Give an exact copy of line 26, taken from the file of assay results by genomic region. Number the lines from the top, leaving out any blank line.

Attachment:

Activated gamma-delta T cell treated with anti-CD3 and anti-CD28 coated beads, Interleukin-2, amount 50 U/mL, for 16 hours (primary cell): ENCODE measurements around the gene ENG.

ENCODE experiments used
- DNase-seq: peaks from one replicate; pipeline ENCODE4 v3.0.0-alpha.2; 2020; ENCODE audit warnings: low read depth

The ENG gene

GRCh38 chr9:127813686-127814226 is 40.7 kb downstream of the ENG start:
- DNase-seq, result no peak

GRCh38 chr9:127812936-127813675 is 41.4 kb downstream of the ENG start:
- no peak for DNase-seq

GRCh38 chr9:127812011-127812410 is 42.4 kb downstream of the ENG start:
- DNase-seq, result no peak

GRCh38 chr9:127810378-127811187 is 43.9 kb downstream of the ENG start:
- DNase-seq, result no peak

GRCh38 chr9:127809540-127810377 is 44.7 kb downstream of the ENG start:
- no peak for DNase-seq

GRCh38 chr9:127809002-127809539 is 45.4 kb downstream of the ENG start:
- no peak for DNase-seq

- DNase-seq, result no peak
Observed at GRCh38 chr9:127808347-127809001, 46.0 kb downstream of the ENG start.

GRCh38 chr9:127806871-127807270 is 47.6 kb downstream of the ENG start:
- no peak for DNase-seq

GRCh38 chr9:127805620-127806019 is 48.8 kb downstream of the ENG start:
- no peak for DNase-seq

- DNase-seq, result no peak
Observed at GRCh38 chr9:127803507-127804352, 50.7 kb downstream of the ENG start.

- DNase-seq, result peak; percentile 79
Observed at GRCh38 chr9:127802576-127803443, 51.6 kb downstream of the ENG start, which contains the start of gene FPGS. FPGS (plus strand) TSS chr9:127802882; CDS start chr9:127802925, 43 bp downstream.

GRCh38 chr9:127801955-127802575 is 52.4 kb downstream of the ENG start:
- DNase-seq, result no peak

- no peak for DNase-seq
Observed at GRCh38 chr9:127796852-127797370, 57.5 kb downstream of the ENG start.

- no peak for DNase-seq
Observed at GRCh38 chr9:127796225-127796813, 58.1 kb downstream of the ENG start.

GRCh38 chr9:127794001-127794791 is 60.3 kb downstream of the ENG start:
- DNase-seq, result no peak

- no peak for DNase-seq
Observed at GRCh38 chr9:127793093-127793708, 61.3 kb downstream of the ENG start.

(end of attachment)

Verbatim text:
Observed at GRCh38 chr9:127802576-127803443, 51.6 kb downstream of the ENG start, which contains the start of gene FPGS. FPGS (plus strand) TSS chr9:127802882; CDS start chr9:127802925, 43 bp downstream.